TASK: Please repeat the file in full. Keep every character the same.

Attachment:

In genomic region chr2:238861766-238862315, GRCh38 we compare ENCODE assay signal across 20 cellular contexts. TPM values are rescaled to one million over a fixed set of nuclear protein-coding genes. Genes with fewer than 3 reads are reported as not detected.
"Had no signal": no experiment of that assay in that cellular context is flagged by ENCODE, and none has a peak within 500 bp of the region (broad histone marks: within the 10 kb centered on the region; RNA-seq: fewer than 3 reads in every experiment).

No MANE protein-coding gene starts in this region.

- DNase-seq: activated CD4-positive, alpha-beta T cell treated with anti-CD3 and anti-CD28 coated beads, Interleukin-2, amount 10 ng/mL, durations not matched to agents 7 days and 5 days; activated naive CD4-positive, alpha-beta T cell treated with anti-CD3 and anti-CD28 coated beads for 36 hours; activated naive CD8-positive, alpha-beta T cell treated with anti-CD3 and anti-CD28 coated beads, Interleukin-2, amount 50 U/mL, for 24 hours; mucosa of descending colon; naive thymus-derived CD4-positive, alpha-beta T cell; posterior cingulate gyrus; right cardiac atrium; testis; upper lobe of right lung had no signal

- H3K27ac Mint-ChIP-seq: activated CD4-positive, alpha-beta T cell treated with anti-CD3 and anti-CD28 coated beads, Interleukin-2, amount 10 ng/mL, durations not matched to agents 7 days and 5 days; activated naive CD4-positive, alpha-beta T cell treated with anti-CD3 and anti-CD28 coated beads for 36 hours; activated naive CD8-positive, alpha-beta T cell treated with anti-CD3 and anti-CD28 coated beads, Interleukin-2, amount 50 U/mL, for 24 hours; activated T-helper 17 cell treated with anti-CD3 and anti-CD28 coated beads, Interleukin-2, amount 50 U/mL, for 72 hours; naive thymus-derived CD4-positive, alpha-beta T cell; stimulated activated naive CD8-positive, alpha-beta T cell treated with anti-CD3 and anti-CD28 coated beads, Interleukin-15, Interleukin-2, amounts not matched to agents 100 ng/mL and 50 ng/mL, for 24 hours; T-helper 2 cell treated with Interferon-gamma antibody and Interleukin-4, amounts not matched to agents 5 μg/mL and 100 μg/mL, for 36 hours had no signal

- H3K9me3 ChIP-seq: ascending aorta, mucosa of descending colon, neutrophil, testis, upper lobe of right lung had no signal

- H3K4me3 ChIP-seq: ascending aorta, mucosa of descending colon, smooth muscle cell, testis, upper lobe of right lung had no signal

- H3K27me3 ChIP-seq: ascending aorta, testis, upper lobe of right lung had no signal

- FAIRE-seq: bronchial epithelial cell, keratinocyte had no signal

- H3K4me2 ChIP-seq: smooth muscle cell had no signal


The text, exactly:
In genomic region chr2:238861766-238862315, GRCh38 we compare ENCODE assay signal across 20 cellular contexts. TPM values are rescaled to one million over a fixed set of nuclear protein-coding genes. Genes with fewer than 3 reads are reported as not detected.
"Had no signal": no experiment of that assay in that cellular context is flagged by ENCODE, and none has a peak within 500 bp of the region (broad histone marks: within the 10 kb centered on the region; RNA-seq: fewer than 3 reads in every experiment).

No MANE protein-coding gene starts in this region.

- DNase-seq: activated CD4-positive, alpha-beta T cell treated with anti-CD3 and anti-CD28 coated beads, Interleukin-2, amount 10 ng/mL, durations not matched to agents 7 days and 5 days; activated naive CD4-positive, alpha-beta T cell treated with anti-CD3 and anti-CD28 coated beads for 36 hours; activated naive CD8-positive, alpha-beta T cell treated with anti-CD3 and anti-CD28 coated beads, Interleukin-2, amount 50 U/mL, for 24 hours; mucosa of descending colon; naive thymus-derived CD4-positive, alpha-beta T cell; posterior cingulate gyrus; right cardiac atrium; testis; upper lobe of right lung had no signal

- H3K27ac Mint-ChIP-seq: activated CD4-positive, alpha-beta T cell treated with anti-CD3 and anti-CD28 coated beads, Interleukin-2, amount 10 ng/mL, durations not matched to agents 7 days and 5 days; activated naive CD4-positive, alpha-beta T cell treated with anti-CD3 and anti-CD28 coated beads for 36 hours; activated naive CD8-positive, alpha-beta T cell treated with anti-CD3 and anti-CD28 coated beads, Interleukin-2, amount 50 U/mL, for 24 hours; activated T-helper 17 cell treated with anti-CD3 and anti-CD28 coated beads, Interleukin-2, amount 50 U/mL, for 72 hours; naive thymus-derived CD4-positive, alpha-beta T cell; stimulated activated naive CD8-positive, alpha-beta T cell treated with anti-CD3 and anti-CD28 coated beads, Interleukin-15, Interleukin-2, amounts not matched to agents 100 ng/mL and 50 ng/mL, for 24 hours; T-helper 2 cell treated with Interferon-gamma antibody and Interleukin-4, amounts not matched to agents 5 μg/mL and 100 μg/mL, for 36 hours had no signal

- H3K9me3 ChIP-seq: ascending aorta, mucosa of descending colon, neutrophil, testis, upper lobe of right lung had no signal

- H3K4me3 ChIP-seq: ascending aorta, mucosa of descending colon, smooth muscle cell, testis, upper lobe of right lung had no signal

- H3K27me3 ChIP-seq: ascending aorta, testis, upper lobe of right lung had no signal

- FAIRE-seq: bronchial epithelial cell, keratinocyte had no signal

- H3K4me2 ChIP-seq: smooth muscle cell had no signal